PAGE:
As has been aptly acknowledged by the Tenth Circuit, a deposition is not a take home exam.8181See Garcia v. Pueblo Country Club, 299 F.3d 1233, 1242 (10th Cir. 2002) (quoting Greenway, 144 F.R.D. at 325).  The errata sheet “clarifications” in this case are akin to a student who takes her in-class examination home, but submits new answers only after realizing a month later that the import of her original answers could possibly result in a failing grade.8282Wyeth v. Lupin LTD, 252 F.R.D. 295, 296-297 (D. Md. 2008) (emphasis added).  See also Paul Harris Stores, Inc. v. PricewaterhouseCoopers, LLP, 2006 U.S. Dist. LEXIS 65840, at *3 (S.D. Ind. Sept. 14, 2006) (emphasis added). (where it is “apparent to the Court that [a party] seeks to ‘undo’ the testimony of its 30(b)(6) witnesses by adding errata,” the errata should be stricken as “really no more than ‘lawyers’ statements,’ attempting to deflect potentially detrimental testimony”); Eckert v. Kemper Fin. Servs., Inc., 1998 U.S. Dist. LEXIS 15788, at *5 (N.D. Ill. Sept. 30, 1998) (precluding “wholesale changes to previous sworn testimony” that was, in fact, a “damaging [party] admission”).

The United States District Court for the Eastern District of Virginia also adopts the “no take home exam” approach:

[T]he purpose of an errata sheet is to correct alleged inaccuracies in what the deponent said at his deposition, not to modify what he wishes that he had said… Rule 30(e) (allowing the submission of errata sheets), cannot be interpreted to allow one to alter what was said under oath. If that were the case, one could merely answer the questions with no thought at all then return home and plan artful responses. Depositions differ from interrogatories in that regard. A deposition is not a take home examination.8383E.I. du Pont de Nemours & Co. v. Kolon Indus., 277 F.R.D. 286, 297 (E.D. Va. 2011) quoting Touchcom, Inc. v. Bereskin & Parr, 790 F. Supp.2d 435, 465, 2011 U.S. Dist. LEXIS 72905 at *9 (E.D. Va. July 7, 2011) (emphasis added).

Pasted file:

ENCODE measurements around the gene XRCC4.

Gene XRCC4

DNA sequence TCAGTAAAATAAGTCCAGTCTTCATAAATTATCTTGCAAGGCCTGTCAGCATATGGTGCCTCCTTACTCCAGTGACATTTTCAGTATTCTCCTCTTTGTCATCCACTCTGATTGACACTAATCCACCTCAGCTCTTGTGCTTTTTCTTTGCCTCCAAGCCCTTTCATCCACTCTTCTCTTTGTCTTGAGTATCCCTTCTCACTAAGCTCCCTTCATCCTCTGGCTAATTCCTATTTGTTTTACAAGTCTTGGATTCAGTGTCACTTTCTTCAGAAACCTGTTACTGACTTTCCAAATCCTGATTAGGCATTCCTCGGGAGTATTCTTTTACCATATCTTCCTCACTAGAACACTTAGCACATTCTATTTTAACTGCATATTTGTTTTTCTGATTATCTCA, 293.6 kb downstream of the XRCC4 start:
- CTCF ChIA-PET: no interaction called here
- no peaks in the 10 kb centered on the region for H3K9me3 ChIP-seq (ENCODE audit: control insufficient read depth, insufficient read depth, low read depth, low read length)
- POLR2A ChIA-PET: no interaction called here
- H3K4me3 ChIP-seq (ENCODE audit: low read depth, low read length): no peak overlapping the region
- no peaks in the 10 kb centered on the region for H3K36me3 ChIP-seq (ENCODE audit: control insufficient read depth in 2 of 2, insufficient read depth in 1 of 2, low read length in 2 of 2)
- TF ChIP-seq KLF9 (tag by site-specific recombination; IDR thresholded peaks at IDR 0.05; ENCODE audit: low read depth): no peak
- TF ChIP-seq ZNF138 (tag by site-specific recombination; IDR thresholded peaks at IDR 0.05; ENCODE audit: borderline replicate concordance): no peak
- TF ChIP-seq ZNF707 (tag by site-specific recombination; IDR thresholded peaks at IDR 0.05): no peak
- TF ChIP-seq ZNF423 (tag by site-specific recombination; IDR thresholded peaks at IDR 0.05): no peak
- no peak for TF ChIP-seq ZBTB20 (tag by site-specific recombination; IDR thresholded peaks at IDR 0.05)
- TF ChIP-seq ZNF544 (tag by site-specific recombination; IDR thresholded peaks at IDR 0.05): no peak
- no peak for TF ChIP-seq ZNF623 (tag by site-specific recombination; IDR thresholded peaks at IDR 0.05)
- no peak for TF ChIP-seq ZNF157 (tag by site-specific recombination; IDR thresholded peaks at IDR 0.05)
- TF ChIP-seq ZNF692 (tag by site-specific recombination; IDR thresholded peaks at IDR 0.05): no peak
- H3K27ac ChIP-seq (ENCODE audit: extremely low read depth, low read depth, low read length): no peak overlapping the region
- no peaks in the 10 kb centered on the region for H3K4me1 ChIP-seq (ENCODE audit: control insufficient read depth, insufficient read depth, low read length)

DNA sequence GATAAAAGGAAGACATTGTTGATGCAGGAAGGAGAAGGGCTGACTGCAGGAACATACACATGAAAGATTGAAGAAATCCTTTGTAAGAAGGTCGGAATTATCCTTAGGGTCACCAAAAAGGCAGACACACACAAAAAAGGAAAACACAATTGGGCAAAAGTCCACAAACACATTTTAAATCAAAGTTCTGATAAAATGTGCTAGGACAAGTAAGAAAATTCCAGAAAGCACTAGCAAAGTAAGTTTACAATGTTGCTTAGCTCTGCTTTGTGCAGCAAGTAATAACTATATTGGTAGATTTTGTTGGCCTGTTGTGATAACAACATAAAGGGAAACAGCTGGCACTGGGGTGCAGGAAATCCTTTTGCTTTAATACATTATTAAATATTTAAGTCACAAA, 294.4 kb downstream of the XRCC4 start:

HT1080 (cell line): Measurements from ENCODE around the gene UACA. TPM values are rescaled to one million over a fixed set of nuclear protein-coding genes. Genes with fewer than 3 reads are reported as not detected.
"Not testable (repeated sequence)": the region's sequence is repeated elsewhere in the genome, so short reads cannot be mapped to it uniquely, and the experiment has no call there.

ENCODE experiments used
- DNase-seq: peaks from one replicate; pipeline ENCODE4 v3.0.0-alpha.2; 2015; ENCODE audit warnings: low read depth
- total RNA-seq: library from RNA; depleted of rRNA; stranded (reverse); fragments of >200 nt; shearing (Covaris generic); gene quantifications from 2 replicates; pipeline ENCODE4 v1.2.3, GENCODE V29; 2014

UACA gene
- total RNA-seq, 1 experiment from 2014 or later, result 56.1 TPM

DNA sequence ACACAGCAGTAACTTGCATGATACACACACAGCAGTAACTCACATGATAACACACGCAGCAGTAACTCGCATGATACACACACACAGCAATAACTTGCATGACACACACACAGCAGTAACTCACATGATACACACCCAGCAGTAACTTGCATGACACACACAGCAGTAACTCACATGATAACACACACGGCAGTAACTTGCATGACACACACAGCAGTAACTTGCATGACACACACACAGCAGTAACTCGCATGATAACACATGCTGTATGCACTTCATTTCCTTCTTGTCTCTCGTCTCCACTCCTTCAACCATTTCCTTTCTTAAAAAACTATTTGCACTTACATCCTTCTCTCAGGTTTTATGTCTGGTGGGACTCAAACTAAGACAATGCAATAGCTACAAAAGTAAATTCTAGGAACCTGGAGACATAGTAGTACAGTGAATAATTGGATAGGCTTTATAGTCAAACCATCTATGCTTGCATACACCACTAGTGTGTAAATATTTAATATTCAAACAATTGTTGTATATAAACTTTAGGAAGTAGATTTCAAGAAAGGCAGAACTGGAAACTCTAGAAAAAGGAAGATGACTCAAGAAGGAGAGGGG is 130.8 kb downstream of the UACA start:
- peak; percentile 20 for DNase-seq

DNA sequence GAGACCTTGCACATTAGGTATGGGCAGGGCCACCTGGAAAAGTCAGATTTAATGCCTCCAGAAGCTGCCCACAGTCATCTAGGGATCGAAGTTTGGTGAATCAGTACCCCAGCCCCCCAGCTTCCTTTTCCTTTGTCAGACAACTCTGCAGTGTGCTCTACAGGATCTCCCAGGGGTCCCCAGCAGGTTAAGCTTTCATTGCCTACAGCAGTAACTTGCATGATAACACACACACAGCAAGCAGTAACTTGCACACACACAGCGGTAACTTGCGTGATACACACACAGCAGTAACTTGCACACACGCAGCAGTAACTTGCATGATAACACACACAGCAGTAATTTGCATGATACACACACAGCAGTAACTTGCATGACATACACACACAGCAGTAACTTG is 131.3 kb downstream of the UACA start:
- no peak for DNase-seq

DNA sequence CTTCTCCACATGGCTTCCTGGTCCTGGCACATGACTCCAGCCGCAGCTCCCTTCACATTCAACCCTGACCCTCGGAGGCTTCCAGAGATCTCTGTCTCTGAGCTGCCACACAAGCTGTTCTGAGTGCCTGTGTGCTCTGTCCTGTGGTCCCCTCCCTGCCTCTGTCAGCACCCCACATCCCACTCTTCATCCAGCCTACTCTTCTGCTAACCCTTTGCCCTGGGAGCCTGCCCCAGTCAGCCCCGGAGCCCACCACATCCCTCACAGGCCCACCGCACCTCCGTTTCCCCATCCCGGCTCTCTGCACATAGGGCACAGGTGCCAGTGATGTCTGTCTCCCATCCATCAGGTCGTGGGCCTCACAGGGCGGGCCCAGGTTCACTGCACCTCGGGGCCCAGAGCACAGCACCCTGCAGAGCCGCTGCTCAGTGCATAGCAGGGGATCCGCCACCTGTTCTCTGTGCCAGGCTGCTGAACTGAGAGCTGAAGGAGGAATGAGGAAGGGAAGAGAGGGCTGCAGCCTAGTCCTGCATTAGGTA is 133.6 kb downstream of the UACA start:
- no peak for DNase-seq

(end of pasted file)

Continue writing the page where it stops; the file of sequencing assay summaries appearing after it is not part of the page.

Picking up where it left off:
Even if a court allows wholesale changes to a deposition, the original and unedited transcript is still admissible. The United States Bankruptcy Court for the Eastern District of Virginia in Parker v. Grant (In re Grant),8484237 B.R. 97 (Bankr. E.D. Va. 1999). extensively discussed the law in this area:

The Court in Blackthorne v. Posner,8585883 F. Supp. 1443, 1454 (D. Ore. 1995). ruled that plaintiff made handwritten corrections to his deposition transcript after the 30-day limitation and, therefore, found plaintiff to have waived his privilege to read, review and amend.8686See Barlow v. Esselte Pendaflex Corp., 111 F.R.D. 404, 406 (M.D. N.C. 1986) (holding that where plaintiff made so many changes to his deposition testimony that it became impossible for the reporter to enter the alterations and deeming “plaintiff to have refused to have signed, or to have waived signing of… the transcript as set out in Rule 30(e)”).

The Blackthorne court subsequently allowed plaintiff to admit his deposition testimony into evidence without the untimely corrections. The court held: [Plaintiff’s] opportunity to amend changes to the deposition had lapsed, and plaintiff’s errata sheet will not be received as part of the deposition testimony.”8787Blackthorne, 883 F. Supp. at 1454 n.16. The Second Circuit ruled similarly in Podell v. Citicorp Diners Club.8888112 F.3d 98 (2nd Cir. 1997).  The Podell court held that notwithstanding any errata modifications, Rule 30(e) allows the original deposition to be admitted at trial.8989Id. at 103 (emphasis added).